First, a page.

A liberal does the math and finds out that his annual vacation more than cancels out all of his half-assed attempts to recycle and save energy.
ONE LATE-WINTER evening in 2008, I opened up Google Earth, drew a 100-mile circle around my house in western Colorado, and vowed to stay within that minihabitat for a full year.Here, a little graphical help.
This unusual experiment began with a plane ticket. My grandmother was turning 90, and her birthday shindig was in Kansas, 750 miles away. I could jet in for two quality days and be home within 48 hours. Or I could spend two grueling days on the road. It was a no-brainer—and probably more so for me than for the average American. As the daughter of an Air Force fighter pilot, my childhood revolved around planes; Dad's second career as an American Airlines captain made jumbo jets the equivalent of the family car. With free family passes in hand, I grew accustomed to flying wherever and whenever I liked.
But then I stumbled across some figuresthat led me to question my ways. Grandma's party left me on the hook for 1,058 pounds of carbon dioxide emissions, the equivalent of driving myfuel-efficient car 2,600 miles—almost twice the round-trip distance to Kansas. In fact, all of my green bragging rights—the recycling, the composting, the buying local, drying laundry on a clothesline—were obliterated by flying. In 2008, I took four round-trip flights, including cross-country jaunts to New York and Washington, DC. My flight-related carbon footprint dwarfed the average Indian citizen's total annual footprint by a factor of four.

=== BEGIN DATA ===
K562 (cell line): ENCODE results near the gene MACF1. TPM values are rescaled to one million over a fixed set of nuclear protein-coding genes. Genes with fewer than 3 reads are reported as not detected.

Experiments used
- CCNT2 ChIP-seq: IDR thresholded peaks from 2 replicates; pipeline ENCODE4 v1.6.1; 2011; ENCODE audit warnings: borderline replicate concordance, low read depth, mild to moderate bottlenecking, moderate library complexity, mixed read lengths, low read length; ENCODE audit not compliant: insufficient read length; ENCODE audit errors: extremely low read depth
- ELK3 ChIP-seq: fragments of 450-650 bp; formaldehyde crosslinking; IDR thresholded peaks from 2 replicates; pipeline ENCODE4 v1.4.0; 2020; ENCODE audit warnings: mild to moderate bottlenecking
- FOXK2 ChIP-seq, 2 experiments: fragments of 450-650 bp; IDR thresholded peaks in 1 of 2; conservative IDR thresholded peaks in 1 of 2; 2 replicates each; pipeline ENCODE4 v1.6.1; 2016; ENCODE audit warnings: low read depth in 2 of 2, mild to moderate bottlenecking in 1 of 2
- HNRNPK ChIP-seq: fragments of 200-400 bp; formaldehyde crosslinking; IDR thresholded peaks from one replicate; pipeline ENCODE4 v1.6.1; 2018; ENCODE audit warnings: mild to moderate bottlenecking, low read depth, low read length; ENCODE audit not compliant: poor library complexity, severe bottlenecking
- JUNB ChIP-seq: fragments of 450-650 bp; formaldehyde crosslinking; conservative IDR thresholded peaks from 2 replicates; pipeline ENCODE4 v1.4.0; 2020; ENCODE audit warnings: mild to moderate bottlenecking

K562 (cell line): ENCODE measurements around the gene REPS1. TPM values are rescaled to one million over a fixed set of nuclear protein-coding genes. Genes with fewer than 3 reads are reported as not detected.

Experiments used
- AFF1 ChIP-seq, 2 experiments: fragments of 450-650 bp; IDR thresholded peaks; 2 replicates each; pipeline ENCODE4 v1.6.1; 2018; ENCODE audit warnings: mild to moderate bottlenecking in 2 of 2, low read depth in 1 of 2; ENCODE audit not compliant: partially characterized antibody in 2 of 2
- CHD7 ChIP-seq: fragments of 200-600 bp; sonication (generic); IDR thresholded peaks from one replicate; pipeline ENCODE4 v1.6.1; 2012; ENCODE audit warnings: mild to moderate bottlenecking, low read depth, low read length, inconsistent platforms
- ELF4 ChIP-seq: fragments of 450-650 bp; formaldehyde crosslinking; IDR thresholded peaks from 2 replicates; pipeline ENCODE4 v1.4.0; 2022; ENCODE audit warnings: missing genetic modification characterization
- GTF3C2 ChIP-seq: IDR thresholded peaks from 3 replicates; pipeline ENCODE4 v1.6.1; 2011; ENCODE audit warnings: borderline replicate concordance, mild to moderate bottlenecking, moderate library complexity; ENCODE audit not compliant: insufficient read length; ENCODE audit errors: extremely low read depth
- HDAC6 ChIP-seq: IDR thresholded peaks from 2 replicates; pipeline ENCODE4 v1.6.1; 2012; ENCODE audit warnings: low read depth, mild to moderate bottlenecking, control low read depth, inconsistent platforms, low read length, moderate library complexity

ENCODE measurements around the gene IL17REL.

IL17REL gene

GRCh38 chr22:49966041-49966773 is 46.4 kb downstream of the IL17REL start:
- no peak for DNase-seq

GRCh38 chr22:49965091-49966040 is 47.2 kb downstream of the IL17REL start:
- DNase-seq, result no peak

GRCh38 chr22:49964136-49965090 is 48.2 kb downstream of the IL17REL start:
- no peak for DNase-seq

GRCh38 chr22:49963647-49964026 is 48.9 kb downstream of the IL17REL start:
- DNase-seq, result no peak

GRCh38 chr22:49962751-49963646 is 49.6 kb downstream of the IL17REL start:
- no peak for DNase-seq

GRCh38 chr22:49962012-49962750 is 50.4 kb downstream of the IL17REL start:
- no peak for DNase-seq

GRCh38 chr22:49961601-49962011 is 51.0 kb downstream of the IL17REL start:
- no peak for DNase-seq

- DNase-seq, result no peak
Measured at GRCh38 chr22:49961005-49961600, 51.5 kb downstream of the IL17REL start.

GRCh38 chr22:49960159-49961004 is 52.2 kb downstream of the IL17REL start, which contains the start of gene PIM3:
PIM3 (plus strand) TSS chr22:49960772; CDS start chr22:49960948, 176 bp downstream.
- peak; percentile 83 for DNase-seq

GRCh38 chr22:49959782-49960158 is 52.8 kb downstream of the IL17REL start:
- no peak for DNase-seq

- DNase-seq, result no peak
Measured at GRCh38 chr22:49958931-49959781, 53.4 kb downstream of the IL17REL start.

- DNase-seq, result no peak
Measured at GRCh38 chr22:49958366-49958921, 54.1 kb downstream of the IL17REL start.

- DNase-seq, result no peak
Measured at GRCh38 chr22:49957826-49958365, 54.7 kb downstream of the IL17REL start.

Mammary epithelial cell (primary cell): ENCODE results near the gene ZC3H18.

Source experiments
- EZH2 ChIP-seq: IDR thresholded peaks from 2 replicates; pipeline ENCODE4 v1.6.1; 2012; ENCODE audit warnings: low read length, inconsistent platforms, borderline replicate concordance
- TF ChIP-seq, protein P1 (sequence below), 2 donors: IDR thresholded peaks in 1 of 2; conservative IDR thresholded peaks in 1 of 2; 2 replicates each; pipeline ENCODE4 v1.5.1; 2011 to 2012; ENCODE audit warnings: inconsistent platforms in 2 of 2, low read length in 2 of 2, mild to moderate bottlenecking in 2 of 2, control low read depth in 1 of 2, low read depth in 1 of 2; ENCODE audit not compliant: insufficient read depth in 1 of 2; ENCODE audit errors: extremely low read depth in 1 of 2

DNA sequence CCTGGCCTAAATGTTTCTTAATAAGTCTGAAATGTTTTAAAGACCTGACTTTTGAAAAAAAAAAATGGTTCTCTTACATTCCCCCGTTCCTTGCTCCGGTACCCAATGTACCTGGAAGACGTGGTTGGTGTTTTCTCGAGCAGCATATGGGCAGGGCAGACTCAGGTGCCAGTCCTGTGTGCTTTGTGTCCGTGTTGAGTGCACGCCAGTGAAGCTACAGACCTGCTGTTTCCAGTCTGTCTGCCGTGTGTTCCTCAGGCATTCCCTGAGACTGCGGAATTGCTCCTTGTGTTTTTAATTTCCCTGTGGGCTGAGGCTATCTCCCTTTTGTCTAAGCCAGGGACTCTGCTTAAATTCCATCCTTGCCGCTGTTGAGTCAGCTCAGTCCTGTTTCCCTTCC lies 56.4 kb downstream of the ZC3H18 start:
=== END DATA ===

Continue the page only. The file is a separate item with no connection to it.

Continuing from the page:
And to rub some salt into the wound.
I wasn't alone in my denial. A recent study by Stewart Barr, a geographer at the UK's University of Exeter, found that people who identified as committed environmentalists actually flew more than those who didn't. Some of these "bleeding-heart jet setters" insisted they'd earned their flights through green behavior at home. "People tell themselves they can justify a flight of 5,000 miles because they've recycled all year," Barr told me.Yep, most of the environmentalist I know think nothing of taking a cross continental trip to scientific meeting and do so several times a year; in fact most consider it one of the perks of the job. But they will put their plastic water bottle in the plastic recycling bin, and look all smug about it.